Mistakes to avoid when using privilege elevation
Centrify DirectAuthorize can be a powerful tool to enable granular privilege elevation for users on a UNIX/Linux system. But like is homologue sudo, it can be used badly and lead to not so secure situation. When using dzdo to hardening security of your systems, you need first to think about the known pitfalls about granting UNIX Commands as root so you avoid users being able to become root on a system when it is clearly not what you aim in the first place.
Let’s see few common mistakes that can be avoided by looking at a very simple scenario. Pretend a moment we have a user named Cathy. She’s part of the Linux Support team, and then can logon on Linux servers as a normal user where she may need to look into system logs for diagnose purpose. Of course files under /var/log are not readable for other users than root (if this is the case then don’t read further this article before to have fix permissions on your file system!). For obvious reasons, you don’t want to have Cathy to logon as root on these systems just for the sake of being able to read logs. Then granting her privilege commands to do this seems a good idea.
In our scenario, Cathy has access to a Linux server on which she can run the following command using dzdo:
This command seems perfectly fine. But in reality, Cathy is able to become root or access much more files than this command seems to define.
Command execution (and shell escape)
One things that need to be understood is that several UNIX Commands allow other commands to be run from them. This is the case for vi, more, less, man, etc.
When running such command with root privileges, then the nested executed command is run as root. Innocently giving commands like more not knowing about nested execution, is effectively allowing a “bad guy” to become root on a system.
Let’s illustrate this with Cathy.
Cathy use dzdo to open /var/log/messages using the more command she is allowed to use:
She has access to the file as root (as configured when using dzdo), so can access the content of the file normally not readable for her:
Then, if Cathy hit the “!” key, she is able to execute any command as root, like /bin/bash for example. Cathy has now full root access to the system:
Usage of wildcards when specifying UNIX Commands with DirectAuthorize (or in a Sudoers file) can be perceived as a nice and smart way to configure several commands in one. If Cathy probably need to only have access to /var/log/secure and /var/log/messages (or other relevant files depending of the OS) to be able to diagnose a system, if you want to allow more it will be tempting to use a wildcard rather then define all the possible files.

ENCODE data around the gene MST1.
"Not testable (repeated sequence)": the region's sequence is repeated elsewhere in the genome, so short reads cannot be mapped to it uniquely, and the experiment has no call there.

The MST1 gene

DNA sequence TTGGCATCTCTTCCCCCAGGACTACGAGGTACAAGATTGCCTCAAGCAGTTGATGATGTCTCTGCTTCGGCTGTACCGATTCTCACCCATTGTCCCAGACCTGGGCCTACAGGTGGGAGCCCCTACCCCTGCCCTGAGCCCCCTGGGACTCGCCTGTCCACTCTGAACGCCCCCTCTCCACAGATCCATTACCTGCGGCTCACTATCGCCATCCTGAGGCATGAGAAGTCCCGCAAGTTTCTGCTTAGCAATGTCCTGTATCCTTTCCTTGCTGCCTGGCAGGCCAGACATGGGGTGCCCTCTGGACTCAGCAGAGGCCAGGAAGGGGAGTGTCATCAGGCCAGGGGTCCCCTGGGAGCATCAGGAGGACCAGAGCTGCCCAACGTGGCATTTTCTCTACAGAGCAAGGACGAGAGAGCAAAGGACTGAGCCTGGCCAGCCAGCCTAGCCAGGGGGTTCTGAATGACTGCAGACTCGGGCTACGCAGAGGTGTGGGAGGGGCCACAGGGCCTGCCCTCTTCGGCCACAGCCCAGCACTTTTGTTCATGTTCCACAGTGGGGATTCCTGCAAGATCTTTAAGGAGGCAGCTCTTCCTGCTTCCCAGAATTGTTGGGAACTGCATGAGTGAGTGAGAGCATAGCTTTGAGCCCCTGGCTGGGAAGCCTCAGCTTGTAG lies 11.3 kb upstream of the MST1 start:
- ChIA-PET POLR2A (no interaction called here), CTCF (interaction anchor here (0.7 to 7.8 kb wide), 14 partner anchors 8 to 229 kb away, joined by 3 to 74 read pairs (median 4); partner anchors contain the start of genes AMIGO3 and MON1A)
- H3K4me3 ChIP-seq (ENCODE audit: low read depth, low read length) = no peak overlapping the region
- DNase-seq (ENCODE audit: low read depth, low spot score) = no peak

This unfortunately is rarely understood as a mistake that allow anyone granted a command using wildcard in a path to execute this command against ANY file on the system.
Let’s first talk about a nasty feature available with editors such vi, more and less. The ability to open a chain of files in one command.
Cathy use dzdo to open /var/log/messages using the more command she is allowed to use, but also open /etc/shadow at the same time. Thanks to the wildcard in the command, she is allowed to do this:
She has access to the file as root (as configured when using dzdo), so can access the content of the file normally not readable for her. Also the header of the more command kindly indicate that she is currently viewing the content of the /var/log/messages file:
Then, if Cathy hit successively the “:” and “n” key, she is able to edit the next file in the chain which is /etc/shadow. Because more is running in root context, Cathy has full access to the file and the password hashes of all local users on this system:
Another wildcard exploit is to use a relative path in the command, which is also allowed as long as file permissions allow to go up in the file system tree (which is generally the case).